WASHINGTON ― In the course of one year as an elected official, Sen. Tim Scott (R-S.C.) was pulled over seven times by law enforcement. Another time, a Capitol Police officer demanded that Scott show him his ID because the special pin on Scott’s suit jacket ― a pin assigned to United States senators ― evidently wasn’t enough.
Scott shared these stories and more Wednesday evening during a roughly 18-minute speech on the Senate floor. He is the only black senator in the Republican conference, and one of just two in the upper chamber.
His speech on Wednesday was the second in a series of three in response to a lone gunman killing five police officers in Dallas last week, as well as the police shootings of Alton Sterling, who was killed outside a convenience store in Baton Rouge, Louisiana, and Philando Castile, who was shot during a traffic stop in Minnesota. Scott delivered his first speech on Tuesday and plans to deliver the final one Thursday.
“This speech is perhaps the most difficult, because it’s the most personal,” Scott said during his Wednesday remarks.
Scott’s address on Wednesday came after four other senators urged their colleagues to take a vote on criminal justice reform ― something many lawmakers say is badly needed.
“There is a deep divide between the black community and law enforcement ― a trust gap,” Scott said. “We cannot ignore these issues. Because while so many officers do good ― and we should be very thankful in support of all those officers that do good ― some simply do not. I’ve experienced it myself.”
Scott said he chose to talk about his encounters with police, experiences that left him feeling humiliated and “very scared,” because he’s heard people trying to paint Castile and Walter Scott ― a black man who was killed by a police officer in South Carolina last year while running away ― as criminals.
“OK, then,” Scott said. “I will share with you some of my own experiences.”
I shuddered when I heard Eric Garner say “I cannot breathe.” I wept when I watched Walter Scott turn and run away and get shot and killed. And I broke when I heard the 4-year-old daughter of Philando Castile’s girlfriend tell her mother, “It’s OK, I’m right here with you”...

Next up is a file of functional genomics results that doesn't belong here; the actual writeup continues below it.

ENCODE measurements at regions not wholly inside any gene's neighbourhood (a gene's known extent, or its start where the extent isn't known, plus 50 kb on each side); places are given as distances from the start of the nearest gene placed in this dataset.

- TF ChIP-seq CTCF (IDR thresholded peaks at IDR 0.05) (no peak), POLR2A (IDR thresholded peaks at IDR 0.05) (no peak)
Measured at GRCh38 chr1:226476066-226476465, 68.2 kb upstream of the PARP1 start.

In the course of one year, I’ve been stopped seven times by law enforcement officers. Not four, not five, not six, but seven times in one year as an elected official. Was I speeding sometimes? Sure. But the vast majority of the times, I was pulled over for nothing more than driving a new car in the wrong neighborhood, or some other reason just as trivial...
It’s easy to identify a U.S. senator by our pin. I recall walking into an office building just last year after being here for five years on the Capitol, and the officer looked at me, with a little attitude, and said: “The pin, I know. You, I don’t. Show me your ID.” I’ll tell you, I was thinking to myself, “Either he thinks I’m committing a crime, impersonating a member of Congress” ― or, or what? Well, I’ll tell you that later that evening I received a phone call from his supervisor apologizing for the behavior. Mr. President, that is at least the third phone call that I’ve received from a supervisor or the chief of police since I’ve been in the Senate.
Scott is hardly alone. When The Huffington Post asked several black congressmen about their experiences with racism after the 2012 killing of Trayvon Martin, they had remarkably similar stories to tell.
Scott went on to tell another story of when he was invited to an event with two of his staffers and two officers. “All four were white, and me,” he said.
When they arrived, the organizers didn’t want to let Scott in, but they allowed everyone else. The officers refused to go in without him.
“This is a situation that happens all across the country, whether we want to recognize it or not,” Scott said. “It may not happen 1,000 times a day, but it happens too many times a day.”
Scott ended his speech by calling on his colleagues to “recognize that just because you do not feel the pain, the anguish, of another does not mean it does not exist.”
Ignoring it, he said, will only leave people “blind,” and the nation “very vulnerable.”
As Scott began to walk off the floor, Sen. Barbara Boxer (D-Calif.), who was scheduled to speak next on a different topic, took a moment to praise the South Carolina senator for his “frank discussion.”
“We don’t have enough diversity here,” Boxer said. “Let me just be clear: As much as all of us want to walk in each other’s shoes, because each of us has different experiences in our lives, it really matters who’s in the room, who’s at the microphone and who’s sharing the truth. And you have shared a truth with us today.”
Watch Scott’s speech above.
CORRECTION: Due to an editing error, this story originally misstated the year of Trayvon Martin’s death. It was 2012, not 2013.